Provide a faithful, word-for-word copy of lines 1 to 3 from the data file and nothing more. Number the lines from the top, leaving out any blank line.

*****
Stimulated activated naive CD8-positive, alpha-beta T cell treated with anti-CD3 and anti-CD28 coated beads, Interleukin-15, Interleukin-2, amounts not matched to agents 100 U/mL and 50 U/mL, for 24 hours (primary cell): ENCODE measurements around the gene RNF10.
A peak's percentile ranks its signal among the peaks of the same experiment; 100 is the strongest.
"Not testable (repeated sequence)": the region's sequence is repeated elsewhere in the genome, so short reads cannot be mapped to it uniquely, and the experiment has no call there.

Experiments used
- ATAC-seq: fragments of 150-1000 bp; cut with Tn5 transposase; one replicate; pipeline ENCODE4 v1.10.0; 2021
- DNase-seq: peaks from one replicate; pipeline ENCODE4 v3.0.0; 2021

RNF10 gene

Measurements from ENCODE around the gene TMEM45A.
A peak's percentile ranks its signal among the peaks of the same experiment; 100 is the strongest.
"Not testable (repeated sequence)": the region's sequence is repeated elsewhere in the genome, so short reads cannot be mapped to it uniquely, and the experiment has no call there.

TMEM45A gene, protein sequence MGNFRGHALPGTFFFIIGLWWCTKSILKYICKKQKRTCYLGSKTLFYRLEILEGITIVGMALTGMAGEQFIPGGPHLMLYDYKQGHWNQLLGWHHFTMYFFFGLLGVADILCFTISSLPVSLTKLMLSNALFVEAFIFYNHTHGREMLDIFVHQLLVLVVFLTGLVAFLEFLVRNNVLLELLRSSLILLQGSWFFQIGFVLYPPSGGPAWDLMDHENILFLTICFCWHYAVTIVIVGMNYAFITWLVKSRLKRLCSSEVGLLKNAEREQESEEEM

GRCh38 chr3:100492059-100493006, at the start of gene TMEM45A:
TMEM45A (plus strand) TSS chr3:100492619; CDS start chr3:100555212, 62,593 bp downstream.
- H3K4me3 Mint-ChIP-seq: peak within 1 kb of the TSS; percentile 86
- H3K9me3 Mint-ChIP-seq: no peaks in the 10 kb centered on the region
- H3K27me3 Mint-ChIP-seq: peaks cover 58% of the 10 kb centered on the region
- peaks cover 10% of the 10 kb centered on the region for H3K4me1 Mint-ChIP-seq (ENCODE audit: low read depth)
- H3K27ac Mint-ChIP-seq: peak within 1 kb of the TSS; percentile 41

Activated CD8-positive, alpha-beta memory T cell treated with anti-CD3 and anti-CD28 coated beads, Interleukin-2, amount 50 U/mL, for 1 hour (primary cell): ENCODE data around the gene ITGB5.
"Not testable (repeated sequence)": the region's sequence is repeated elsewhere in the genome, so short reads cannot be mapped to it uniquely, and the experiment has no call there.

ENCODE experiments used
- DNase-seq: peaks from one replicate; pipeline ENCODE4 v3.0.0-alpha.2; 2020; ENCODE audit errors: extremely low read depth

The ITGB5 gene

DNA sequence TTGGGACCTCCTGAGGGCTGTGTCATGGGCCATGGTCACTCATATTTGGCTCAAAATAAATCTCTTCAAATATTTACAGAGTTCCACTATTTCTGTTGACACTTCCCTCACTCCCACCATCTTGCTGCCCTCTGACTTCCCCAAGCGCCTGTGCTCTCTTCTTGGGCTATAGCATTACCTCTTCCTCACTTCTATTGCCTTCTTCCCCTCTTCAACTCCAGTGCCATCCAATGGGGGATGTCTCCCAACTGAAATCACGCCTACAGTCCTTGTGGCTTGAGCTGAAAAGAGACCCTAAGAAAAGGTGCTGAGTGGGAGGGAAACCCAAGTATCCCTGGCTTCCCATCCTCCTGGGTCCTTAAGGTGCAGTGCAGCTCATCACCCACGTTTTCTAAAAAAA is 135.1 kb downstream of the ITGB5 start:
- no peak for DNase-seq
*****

Stimulated activated naive CD8-positive, alpha-beta T cell treated with anti-CD3 and anti-CD28 coated beads, Interleukin-15, Interleukin-2, amounts not matched to agents 100 U/mL and 50 U/mL, for 24 hours (primary cell): ENCODE measurements around the gene RNF10.
A peak's percentile ranks its signal among the peaks of the same experiment; 100 is the strongest.
"Not testable (repeated sequence)": the region's sequence is repeated elsewhere in the genome, so short reads cannot be mapped to it uniquely, and the experiment has no call there.